‘Why did I make it?’: Woman speaks after being sole survivor of White House lighting strike

Four people were hit by lightning earlier this month. Three people died from the strike, but one woman, Amber Escudero-Kontostathis, didn’t know that there were three others hit that day. She thought she was the only one until she searched online for “Lightning Strike D.C.”

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Her search resulted in stories that said three people had died, but there had been one survivor — her, The Washington Post reported.

Escudero-Kontostathis was working in Lafayette Square at the time of the lightning strike, canvassing for Threshold Giving, a nonprofit run by International Rescue Committee that helps refugees. While searching online, she realized that the images of the other people were familiar, “Good Morning America” and the Post reported.

She had spoken with an older couple — James and Donna Mueller — who was in Washington, D.C. to celebrate their 56th anniversary.

Their conversation was the last thing Escudero-Kontostathis remembers before lightning hit.

Officials said Escudero-Kontostathis, the Muellers and Brooks Lambertson, 29, were huddled under a tree, taking shelter from a storm.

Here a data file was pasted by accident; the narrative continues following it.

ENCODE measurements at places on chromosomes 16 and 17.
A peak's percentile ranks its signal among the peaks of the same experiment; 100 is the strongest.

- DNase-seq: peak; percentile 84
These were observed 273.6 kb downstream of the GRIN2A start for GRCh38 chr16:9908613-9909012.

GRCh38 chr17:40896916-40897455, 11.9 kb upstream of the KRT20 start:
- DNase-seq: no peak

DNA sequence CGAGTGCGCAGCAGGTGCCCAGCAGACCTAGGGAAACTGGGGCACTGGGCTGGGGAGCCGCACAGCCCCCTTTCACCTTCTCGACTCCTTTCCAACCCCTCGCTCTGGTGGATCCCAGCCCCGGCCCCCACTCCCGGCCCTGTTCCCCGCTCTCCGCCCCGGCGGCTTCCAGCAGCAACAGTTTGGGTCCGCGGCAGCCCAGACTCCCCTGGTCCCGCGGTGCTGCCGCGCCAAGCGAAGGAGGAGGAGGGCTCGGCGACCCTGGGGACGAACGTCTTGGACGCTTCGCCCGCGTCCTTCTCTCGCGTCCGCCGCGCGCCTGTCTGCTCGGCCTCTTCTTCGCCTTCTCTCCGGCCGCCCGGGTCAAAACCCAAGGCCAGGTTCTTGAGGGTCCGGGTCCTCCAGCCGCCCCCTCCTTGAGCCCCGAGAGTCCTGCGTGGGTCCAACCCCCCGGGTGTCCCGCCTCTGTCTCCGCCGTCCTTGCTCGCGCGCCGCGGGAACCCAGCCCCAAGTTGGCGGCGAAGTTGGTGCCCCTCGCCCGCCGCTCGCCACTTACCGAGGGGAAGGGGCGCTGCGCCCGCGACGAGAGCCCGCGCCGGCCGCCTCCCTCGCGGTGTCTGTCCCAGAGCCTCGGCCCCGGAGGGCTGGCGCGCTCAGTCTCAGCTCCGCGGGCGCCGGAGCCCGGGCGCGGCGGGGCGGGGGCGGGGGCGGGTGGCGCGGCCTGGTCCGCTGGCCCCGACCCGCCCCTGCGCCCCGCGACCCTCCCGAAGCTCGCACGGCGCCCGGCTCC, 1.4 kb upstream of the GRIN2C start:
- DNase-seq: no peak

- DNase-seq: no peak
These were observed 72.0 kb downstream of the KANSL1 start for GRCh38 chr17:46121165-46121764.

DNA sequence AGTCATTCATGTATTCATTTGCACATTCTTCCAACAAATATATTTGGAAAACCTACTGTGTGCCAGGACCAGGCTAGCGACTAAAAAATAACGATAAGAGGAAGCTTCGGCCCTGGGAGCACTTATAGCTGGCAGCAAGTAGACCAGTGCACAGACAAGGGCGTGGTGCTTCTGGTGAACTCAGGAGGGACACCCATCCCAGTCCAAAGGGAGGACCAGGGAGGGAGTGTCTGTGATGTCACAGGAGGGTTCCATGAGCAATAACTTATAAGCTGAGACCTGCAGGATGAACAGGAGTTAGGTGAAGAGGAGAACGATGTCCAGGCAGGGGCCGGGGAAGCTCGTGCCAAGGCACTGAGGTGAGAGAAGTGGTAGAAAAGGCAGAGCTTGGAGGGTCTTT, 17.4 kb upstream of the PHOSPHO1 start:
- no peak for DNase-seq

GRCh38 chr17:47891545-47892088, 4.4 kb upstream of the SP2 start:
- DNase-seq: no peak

Experts said the lightning strike that hit the group was comprised of six individual surges of electricity striking the same point in half a second, the “GMA” reported.

Escudero-Kontostathis woke up with second-degree burns on her left side that she says still feel like “10,000 grains of sand are trying to get through each pore at the same time,” she told the Post.

Lightning hit the ground and traveled through her body. “My whole left side’s like pretty charred,” she told “Good Morning America.”

Escudero-Kontostathis said she is using a walker to get around. She is also not working while she heals.

She’s living with survivor’s guilt because she fears that she may have urged the Muellers to take shelter with her under the Lafayette Park tree. Escudero-Kontostathis cannot remember the moments before the lightning strike.

“My biggest fear is that I called back out to them,” Escudero-Kontostathis told the Post. “I couldn’t live with myself if that’s the case. It’s my biggest fear, that it’s because I wanted to say ‘Hi’ one more time before they left.”

“I have this guilt of, ‘Why did I make it?’” Escudero-Kontostathis told the Post. “I try to calm myself with gratitude of, ‘Well, I did, so I’m not going to waste it.’”

It may have been something as simple as the shoes that Escudero-Kontostathis was wearing at the time — sandals with thick rubber soles that may have absorbed the jolt of electricity, the Post reported.



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